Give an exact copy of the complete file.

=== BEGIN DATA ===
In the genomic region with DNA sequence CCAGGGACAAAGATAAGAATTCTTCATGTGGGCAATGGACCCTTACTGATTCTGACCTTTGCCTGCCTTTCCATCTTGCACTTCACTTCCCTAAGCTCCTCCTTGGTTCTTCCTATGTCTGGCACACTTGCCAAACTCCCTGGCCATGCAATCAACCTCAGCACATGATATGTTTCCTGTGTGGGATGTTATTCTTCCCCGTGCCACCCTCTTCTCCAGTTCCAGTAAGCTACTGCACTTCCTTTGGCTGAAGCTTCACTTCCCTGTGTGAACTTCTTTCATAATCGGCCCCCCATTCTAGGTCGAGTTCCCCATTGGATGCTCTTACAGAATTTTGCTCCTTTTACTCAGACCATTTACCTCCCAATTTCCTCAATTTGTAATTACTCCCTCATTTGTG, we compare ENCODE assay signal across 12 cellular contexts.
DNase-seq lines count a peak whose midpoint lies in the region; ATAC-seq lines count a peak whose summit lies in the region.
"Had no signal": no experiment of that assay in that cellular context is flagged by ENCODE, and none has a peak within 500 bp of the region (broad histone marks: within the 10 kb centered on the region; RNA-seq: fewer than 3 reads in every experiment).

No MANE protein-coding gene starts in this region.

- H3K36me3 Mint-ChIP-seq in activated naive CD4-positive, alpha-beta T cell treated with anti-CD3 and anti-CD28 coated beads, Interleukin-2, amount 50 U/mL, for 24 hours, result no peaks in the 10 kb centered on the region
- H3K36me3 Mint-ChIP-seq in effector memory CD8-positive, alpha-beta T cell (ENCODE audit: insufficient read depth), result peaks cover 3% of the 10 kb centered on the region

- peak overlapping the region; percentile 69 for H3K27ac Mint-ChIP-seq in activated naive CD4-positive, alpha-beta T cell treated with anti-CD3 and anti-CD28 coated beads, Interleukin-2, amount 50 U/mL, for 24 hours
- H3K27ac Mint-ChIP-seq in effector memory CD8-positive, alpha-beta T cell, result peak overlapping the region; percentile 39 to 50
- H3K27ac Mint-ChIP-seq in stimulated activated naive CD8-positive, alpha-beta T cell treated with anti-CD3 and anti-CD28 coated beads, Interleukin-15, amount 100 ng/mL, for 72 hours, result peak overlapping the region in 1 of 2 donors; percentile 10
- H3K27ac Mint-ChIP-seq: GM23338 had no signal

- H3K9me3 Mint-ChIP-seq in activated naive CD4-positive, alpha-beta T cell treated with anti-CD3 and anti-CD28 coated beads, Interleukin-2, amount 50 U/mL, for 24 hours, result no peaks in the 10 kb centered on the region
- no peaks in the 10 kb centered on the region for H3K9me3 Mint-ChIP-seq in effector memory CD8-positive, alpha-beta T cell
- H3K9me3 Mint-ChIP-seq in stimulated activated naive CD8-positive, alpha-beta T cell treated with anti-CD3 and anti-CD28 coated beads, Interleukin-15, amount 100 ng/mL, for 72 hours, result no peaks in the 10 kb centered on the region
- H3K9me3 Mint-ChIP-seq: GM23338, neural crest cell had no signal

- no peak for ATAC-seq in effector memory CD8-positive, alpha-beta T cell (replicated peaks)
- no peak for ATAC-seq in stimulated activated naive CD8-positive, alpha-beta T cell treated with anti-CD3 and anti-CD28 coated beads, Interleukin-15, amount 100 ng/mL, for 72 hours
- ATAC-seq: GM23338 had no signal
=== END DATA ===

In the genomic region with DNA sequence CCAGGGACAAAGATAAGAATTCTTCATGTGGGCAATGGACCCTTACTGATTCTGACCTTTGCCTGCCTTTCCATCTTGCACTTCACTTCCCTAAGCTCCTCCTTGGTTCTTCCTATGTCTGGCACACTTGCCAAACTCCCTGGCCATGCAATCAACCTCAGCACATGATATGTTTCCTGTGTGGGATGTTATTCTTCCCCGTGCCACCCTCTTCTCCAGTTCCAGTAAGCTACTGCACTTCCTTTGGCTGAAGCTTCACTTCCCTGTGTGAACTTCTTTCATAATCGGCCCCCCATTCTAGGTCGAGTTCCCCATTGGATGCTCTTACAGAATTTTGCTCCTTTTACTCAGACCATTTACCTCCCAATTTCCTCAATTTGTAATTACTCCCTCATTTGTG, we compare ENCODE assay signal across 12 cellular contexts.
DNase-seq lines count a peak whose midpoint lies in the region; ATAC-seq lines count a peak whose summit lies in the region.
"Had no signal": no experiment of that assay in that cellular context is flagged by ENCODE, and none has a peak within 500 bp of the region (broad histone marks: within the 10 kb centered on the region; RNA-seq: fewer than 3 reads in every experiment).

No MANE protein-coding gene starts in this region.

- H3K36me3 Mint-ChIP-seq in activated naive CD4-positive, alpha-beta T cell treated with anti-CD3 and anti-CD28 coated beads, Interleukin-2, amount 50 U/mL, for 24 hours, result no peaks in the 10 kb centered on the region
- H3K36me3 Mint-ChIP-seq in effector memory CD8-positive, alpha-beta T cell (ENCODE audit: insufficient read depth), result peaks cover 3% of the 10 kb centered on the region

- peak overlapping the region; percentile 69 for H3K27ac Mint-ChIP-seq in activated naive CD4-positive, alpha-beta T cell treated with anti-CD3 and anti-CD28 coated beads, Interleukin-2, amount 50 U/mL, for 24 hours
- H3K27ac Mint-ChIP-seq in effector memory CD8-positive, alpha-beta T cell, result peak overlapping the region; percentile 39 to 50
- H3K27ac Mint-ChIP-seq in stimulated activated naive CD8-positive, alpha-beta T cell treated with anti-CD3 and anti-CD28 coated beads, Interleukin-15, amount 100 ng/mL, for 72 hours, result peak overlapping the region in 1 of 2 donors; percentile 10
- H3K27ac Mint-ChIP-seq: GM23338 had no signal

- H3K9me3 Mint-ChIP-seq in activated naive CD4-positive, alpha-beta T cell treated with anti-CD3 and anti-CD28 coated beads, Interleukin-2, amount 50 U/mL, for 24 hours, result no peaks in the 10 kb centered on the region
- no peaks in the 10 kb centered on the region for H3K9me3 Mint-ChIP-seq in effector memory CD8-positive, alpha-beta T cell
- H3K9me3 Mint-ChIP-seq in stimulated activated naive CD8-positive, alpha-beta T cell treated with anti-CD3 and anti-CD28 coated beads, Interleukin-15, amount 100 ng/mL, for 72 hours, result no peaks in the 10 kb centered on the region
- H3K9me3 Mint-ChIP-seq: GM23338, neural crest cell had no signal

- no peak for ATAC-seq in effector memory CD8-positive, alpha-beta T cell (replicated peaks)
- no peak for ATAC-seq in stimulated activated naive CD8-positive, alpha-beta T cell treated with anti-CD3 and anti-CD28 coated beads, Interleukin-15, amount 100 ng/mL, for 72 hours
- ATAC-seq: GM23338 had no signal